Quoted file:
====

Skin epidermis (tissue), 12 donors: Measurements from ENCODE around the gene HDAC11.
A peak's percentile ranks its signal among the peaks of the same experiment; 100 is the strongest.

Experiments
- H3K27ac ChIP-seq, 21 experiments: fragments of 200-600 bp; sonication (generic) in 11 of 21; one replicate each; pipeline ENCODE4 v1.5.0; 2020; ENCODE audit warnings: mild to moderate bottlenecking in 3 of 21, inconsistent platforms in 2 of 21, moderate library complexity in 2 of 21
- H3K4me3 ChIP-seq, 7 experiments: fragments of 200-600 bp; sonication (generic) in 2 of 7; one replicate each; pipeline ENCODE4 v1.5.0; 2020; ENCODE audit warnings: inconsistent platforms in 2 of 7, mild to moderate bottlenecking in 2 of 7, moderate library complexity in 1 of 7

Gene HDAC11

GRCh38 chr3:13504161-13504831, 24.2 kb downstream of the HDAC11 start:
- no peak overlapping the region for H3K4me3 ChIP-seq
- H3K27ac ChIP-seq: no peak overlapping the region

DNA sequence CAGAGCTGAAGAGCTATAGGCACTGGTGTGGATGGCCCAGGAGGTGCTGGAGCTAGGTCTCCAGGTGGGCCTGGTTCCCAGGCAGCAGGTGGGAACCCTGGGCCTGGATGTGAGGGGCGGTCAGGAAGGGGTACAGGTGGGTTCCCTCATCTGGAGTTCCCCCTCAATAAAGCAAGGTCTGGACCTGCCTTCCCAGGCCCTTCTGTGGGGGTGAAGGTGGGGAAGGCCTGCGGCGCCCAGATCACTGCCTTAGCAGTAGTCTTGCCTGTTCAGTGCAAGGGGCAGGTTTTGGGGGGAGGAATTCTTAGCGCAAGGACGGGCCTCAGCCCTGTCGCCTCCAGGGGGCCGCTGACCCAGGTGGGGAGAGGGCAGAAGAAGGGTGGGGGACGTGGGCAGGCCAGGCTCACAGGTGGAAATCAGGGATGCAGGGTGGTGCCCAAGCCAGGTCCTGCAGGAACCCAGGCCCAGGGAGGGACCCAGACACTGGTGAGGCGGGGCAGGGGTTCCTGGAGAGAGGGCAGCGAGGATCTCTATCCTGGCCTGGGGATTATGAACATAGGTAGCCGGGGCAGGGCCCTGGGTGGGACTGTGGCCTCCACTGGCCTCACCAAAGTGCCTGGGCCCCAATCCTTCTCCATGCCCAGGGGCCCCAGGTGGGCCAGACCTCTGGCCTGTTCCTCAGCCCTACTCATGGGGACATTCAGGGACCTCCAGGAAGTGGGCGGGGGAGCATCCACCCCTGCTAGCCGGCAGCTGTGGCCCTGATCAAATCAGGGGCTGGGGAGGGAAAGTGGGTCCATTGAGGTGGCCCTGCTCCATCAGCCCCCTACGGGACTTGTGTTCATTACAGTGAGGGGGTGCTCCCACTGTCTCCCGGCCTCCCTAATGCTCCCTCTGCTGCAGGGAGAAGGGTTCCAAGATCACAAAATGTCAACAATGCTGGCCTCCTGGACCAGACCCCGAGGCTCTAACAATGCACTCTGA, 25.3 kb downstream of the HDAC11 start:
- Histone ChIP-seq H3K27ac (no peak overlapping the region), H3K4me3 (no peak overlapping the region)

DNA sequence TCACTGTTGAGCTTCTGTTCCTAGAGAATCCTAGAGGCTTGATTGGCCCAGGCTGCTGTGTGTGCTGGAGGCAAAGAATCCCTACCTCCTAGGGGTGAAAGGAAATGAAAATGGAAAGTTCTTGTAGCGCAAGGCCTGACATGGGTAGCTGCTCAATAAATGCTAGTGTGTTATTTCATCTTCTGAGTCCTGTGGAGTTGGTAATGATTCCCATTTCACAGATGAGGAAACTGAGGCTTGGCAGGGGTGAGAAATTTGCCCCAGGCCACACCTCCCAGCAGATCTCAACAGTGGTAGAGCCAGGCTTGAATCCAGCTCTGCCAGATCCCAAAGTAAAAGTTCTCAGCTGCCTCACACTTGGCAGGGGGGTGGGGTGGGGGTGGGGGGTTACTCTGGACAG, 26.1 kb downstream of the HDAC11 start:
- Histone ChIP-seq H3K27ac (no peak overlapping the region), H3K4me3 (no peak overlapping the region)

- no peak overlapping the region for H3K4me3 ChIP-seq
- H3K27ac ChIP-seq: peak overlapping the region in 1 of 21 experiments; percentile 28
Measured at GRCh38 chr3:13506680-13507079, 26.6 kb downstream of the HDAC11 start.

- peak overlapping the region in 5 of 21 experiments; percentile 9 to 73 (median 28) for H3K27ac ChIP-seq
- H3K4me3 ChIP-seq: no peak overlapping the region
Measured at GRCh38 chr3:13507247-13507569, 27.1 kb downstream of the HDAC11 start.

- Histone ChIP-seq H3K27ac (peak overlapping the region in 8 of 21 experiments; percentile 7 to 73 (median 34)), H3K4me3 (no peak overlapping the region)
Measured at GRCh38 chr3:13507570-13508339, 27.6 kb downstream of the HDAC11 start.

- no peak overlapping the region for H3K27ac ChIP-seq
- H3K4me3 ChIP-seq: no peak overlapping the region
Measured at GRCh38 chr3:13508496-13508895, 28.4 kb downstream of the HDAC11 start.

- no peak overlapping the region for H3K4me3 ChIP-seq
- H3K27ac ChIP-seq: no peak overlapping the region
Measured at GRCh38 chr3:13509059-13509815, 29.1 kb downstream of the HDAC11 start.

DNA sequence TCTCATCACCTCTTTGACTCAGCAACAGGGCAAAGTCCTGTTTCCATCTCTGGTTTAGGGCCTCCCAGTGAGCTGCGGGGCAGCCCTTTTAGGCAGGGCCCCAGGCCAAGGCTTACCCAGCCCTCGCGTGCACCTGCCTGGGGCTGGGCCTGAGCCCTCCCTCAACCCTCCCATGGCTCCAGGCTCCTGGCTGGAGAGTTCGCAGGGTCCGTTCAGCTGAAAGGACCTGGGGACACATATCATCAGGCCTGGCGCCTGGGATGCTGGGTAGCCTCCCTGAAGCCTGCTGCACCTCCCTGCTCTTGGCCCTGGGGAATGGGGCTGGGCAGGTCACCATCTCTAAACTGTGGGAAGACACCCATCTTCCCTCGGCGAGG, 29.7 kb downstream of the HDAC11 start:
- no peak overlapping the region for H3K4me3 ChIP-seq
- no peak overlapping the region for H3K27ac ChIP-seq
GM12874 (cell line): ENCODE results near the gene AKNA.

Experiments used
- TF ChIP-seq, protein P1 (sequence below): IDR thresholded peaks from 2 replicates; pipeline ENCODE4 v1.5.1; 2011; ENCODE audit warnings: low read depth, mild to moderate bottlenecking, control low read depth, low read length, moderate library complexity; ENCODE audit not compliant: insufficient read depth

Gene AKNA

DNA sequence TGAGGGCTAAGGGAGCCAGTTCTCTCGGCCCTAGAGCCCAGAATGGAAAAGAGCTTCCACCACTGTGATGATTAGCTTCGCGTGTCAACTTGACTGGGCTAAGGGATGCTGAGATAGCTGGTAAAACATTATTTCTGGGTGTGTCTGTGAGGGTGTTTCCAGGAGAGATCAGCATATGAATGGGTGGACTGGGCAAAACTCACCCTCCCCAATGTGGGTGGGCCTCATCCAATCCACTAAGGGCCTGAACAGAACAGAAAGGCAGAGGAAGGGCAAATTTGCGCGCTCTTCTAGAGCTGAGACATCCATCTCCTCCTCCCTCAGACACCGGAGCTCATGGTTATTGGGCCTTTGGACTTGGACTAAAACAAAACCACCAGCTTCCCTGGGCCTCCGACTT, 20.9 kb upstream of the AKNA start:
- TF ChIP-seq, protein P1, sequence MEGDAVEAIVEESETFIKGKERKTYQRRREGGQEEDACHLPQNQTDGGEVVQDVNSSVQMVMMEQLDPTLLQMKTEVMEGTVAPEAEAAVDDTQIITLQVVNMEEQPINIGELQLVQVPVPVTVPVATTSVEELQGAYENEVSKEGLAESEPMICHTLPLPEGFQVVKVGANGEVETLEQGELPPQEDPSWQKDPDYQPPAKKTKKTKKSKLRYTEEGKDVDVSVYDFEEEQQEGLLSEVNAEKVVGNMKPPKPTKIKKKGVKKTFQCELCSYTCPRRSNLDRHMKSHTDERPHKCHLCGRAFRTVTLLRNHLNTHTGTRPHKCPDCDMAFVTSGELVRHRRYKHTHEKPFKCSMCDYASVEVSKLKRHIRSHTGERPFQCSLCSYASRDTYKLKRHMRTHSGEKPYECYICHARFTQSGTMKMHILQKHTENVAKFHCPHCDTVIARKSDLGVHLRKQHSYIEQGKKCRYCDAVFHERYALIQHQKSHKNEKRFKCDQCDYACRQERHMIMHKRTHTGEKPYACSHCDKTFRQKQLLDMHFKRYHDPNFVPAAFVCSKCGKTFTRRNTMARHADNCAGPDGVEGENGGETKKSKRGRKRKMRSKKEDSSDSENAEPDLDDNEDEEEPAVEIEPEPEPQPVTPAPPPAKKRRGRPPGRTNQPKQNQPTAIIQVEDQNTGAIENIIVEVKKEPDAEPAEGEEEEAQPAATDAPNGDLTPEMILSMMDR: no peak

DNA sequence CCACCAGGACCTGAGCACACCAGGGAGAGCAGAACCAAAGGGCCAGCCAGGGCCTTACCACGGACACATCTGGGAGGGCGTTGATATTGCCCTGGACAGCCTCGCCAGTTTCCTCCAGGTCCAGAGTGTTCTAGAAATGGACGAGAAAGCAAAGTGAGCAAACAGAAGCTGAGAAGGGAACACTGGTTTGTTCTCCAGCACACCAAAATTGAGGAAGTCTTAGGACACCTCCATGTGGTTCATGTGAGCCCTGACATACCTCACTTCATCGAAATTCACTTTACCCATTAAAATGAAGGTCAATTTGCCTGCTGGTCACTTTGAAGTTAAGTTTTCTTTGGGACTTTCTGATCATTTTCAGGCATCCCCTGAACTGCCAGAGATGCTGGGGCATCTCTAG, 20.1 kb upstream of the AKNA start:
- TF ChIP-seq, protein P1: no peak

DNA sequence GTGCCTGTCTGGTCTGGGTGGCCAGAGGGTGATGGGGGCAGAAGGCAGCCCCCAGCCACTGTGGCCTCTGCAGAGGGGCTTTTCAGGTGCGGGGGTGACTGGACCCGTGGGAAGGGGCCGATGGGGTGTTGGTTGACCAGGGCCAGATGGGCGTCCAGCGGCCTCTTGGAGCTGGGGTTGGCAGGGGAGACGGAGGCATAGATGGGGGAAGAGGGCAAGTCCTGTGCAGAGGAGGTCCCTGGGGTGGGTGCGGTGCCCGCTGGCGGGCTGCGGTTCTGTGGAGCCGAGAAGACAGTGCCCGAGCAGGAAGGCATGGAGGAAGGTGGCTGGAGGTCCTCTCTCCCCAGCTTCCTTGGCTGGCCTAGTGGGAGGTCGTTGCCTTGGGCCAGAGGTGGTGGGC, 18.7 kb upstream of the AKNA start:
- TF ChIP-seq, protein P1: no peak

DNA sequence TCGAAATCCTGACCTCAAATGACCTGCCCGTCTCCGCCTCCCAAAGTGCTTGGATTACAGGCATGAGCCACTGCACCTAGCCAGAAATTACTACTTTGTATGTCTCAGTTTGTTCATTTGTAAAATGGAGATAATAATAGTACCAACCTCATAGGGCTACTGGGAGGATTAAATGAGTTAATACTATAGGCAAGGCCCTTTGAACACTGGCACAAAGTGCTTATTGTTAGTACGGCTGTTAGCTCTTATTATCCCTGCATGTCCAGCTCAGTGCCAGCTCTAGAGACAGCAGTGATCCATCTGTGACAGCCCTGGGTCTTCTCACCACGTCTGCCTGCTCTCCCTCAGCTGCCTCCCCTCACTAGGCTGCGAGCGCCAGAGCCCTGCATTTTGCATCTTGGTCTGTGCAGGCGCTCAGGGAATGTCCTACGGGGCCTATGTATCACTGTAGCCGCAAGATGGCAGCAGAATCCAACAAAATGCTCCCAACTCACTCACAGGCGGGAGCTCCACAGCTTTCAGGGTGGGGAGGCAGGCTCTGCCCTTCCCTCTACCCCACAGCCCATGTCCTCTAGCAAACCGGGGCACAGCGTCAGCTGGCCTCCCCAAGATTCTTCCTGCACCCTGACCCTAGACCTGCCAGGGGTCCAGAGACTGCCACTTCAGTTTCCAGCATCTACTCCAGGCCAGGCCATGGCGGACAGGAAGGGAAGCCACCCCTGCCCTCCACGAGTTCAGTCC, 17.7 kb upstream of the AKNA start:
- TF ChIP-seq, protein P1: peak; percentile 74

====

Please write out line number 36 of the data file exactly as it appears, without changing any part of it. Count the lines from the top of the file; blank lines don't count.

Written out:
- TF ChIP-seq, protein P1, sequence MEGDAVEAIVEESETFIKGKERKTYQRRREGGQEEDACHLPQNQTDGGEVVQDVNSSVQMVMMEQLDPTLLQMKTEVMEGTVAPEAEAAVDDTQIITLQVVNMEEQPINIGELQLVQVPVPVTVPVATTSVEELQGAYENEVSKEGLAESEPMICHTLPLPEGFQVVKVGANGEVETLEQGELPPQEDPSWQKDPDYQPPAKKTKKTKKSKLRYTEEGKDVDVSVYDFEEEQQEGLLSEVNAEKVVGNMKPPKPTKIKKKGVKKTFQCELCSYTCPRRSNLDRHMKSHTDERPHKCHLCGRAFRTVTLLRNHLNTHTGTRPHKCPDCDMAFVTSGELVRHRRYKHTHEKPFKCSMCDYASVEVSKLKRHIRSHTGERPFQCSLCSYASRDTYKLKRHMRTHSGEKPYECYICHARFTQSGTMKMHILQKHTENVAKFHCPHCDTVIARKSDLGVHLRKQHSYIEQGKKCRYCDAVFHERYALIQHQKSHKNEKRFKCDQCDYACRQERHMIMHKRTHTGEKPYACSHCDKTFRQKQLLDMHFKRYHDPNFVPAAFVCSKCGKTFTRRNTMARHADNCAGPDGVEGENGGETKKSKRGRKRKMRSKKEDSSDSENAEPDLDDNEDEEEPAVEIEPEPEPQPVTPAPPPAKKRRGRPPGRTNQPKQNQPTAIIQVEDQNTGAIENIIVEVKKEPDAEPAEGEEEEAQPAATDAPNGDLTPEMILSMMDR: no peak